Five Takeaways from AHIMA’s HIM Reimagined Market Research

In 2016, AHIMA launched HIM Reimagined (HIMR), a leadership initiative that creates a framework for transforming health information management (HIM) aligning the profession to in-demand roles. AHIMA initiated a market research study to determine specific job skills, job competencies, and role specialties that align with the future needs of healthcare organizations. AHIMA engaged Vault Consulting to survey healthcare professionals involved in hiring senior-level HIM staff. Respondents were members of clinical settings (hospitals, ambulatory settings, outpatient/ambulatory) and non-clinical settings (vendors, clinical research firms, insurers, etc.). The following slideshow includes five key takeaways from the market research that provide HIM professionals with insight to stay in-demand and on trend.

To succeed in clinical settings going forward, HIM professionals will need more education

41 percent of individuals involved in hiring decisions in clinical settings (hospitals, specialty hospitals, and ambulatory settings) feel that today’s HIM professionals are at best only somewhat well prepared for their future needs. In particular, those doing the hiring have trouble finding candidates who can react quickly in changing environments. Additionally, 45-55 percent are extremely concerned about hard and soft skills development. This aligns with AHIMA’s vision that HIM professionals need to seek more education, especially for technology and analytics-related roles. This chart is based on the survey question that asked respondents to indicate which education level they felt would best prepare a hiring candidate with that particular skill.

Increased data sharing and data breaches will drive the standardization of EHRs

Executives working in clinical and non-clinical settings (i.e., vendors, data research firms) agree that HIM is changing quickly due in part to data-driven technological advances. HIM professionals will need to become adept at navigating electronic databases and systems to enable organizations to take advantage of the wealth of information available for analysis. In line with, and presumably supporting, expectations for the future, clinical and non-clinical participants strongly support standardizing electronic health record systems (EHRs) and health information technology for data sharing.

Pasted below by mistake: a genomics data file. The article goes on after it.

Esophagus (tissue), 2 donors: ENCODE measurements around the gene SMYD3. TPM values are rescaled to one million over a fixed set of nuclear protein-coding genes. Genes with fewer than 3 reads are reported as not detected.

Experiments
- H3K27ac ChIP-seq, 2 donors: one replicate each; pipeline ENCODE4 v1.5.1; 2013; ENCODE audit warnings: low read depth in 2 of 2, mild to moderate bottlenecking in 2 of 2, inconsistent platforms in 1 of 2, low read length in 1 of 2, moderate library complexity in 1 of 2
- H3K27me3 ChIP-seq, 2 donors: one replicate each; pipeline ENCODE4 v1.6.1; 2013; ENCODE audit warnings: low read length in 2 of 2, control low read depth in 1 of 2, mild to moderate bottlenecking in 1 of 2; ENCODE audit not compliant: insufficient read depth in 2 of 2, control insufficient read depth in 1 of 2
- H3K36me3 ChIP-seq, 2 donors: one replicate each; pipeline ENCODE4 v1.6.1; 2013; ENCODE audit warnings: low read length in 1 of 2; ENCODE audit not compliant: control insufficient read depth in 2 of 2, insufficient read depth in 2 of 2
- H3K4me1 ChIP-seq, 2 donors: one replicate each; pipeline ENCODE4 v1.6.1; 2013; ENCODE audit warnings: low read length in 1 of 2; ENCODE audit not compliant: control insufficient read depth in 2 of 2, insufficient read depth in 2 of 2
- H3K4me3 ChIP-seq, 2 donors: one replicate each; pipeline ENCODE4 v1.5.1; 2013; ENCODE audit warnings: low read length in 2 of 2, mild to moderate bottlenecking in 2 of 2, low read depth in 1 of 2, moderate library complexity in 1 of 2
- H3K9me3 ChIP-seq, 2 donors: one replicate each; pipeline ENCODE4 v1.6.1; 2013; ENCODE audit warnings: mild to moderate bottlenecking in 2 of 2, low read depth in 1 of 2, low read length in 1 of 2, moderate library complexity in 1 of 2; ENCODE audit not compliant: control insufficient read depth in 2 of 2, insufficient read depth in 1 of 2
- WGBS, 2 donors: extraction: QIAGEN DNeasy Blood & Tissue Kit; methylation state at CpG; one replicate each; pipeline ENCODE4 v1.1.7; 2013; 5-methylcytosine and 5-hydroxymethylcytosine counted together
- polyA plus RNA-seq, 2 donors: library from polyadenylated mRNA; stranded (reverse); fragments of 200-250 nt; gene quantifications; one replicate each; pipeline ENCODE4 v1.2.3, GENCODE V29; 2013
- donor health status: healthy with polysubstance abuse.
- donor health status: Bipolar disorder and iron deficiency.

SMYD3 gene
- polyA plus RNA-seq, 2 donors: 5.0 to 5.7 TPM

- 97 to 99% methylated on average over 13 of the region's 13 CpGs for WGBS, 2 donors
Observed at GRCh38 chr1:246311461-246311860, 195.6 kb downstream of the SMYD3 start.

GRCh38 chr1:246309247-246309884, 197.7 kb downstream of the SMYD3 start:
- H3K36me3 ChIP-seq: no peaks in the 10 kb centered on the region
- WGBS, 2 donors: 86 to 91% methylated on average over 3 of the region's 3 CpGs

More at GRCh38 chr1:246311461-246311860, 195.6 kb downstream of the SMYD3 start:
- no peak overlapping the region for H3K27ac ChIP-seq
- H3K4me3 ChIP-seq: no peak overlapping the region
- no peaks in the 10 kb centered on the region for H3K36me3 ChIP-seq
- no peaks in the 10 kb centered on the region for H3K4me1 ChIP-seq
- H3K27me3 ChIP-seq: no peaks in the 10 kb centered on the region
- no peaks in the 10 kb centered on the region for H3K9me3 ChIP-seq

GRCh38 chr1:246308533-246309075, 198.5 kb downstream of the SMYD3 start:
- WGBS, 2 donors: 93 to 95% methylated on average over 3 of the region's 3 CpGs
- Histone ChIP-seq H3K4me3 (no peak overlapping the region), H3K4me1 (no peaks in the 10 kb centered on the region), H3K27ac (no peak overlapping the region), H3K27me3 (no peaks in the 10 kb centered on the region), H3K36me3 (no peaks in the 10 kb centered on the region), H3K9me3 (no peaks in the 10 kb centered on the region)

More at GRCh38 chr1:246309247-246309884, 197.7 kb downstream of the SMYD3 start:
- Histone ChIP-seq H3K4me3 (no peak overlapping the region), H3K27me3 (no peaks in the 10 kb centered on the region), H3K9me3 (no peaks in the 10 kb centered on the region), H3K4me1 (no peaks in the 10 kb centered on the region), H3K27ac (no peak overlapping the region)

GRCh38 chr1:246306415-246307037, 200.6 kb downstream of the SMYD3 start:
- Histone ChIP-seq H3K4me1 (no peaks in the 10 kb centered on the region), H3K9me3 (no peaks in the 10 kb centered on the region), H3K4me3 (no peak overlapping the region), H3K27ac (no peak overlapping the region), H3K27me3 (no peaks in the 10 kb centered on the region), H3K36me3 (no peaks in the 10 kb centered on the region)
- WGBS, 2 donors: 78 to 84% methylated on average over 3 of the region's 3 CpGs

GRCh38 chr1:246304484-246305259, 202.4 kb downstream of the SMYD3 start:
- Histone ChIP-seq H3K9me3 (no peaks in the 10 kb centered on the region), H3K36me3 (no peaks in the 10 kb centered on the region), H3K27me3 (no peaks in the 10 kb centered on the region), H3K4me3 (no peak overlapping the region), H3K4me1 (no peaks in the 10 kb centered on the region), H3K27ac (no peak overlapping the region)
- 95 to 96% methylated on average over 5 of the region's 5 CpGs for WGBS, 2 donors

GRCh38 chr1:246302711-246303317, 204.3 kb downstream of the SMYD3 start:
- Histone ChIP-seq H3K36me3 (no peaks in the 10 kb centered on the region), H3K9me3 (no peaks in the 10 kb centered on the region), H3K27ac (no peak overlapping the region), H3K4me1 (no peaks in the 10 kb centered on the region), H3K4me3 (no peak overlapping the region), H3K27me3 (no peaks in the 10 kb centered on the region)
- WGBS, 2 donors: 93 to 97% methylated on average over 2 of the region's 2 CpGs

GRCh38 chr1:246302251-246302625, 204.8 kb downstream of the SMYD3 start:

Advanced computer and information technology skills are a top priority for both clinical and non-clinical organizations

Elements of this include:

  • Analytics capabilities working with large data sets for data analysis, Big Data, data mining, and business intelligence
  • Ability to work quickly and accurately, demonstrating regulatory (i.e. ICD-10) and document familiarity and an agile/detail-oriented mindset
  • IT skills related to computer hardware, electronic networking, and cloud computing are also strongly anticipated by clinical organizations in particular
Coding and coding-related skills will be relevant in clinical and non-clinical worlds, but roles will be more complicated and more specialized

The majority of coding is expected to remain in-house. Some jobs will be outsourced, mostly to domestic US-based partners. Executives expect that future coding will be mostly automated, pulled directly from charts. This in turn will create a need for clinical specialty expertise, and coordination/training at the provider level.

The clinical segment of the HIM business places a greater emphasis on operational needs, while the non-clinical focuses on informatics

Clinical employers look for soft skills and expertise in revenue cycle management, clinical documentation improvement, auditing, and fraud surveillance. Non-clinical employers, on the other hand, place relatively greater emphasis on informatics (i.e., usability, research, natural language processing, precision medicine, and genetics).

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  1. Data analysis and clinical documentation improvement

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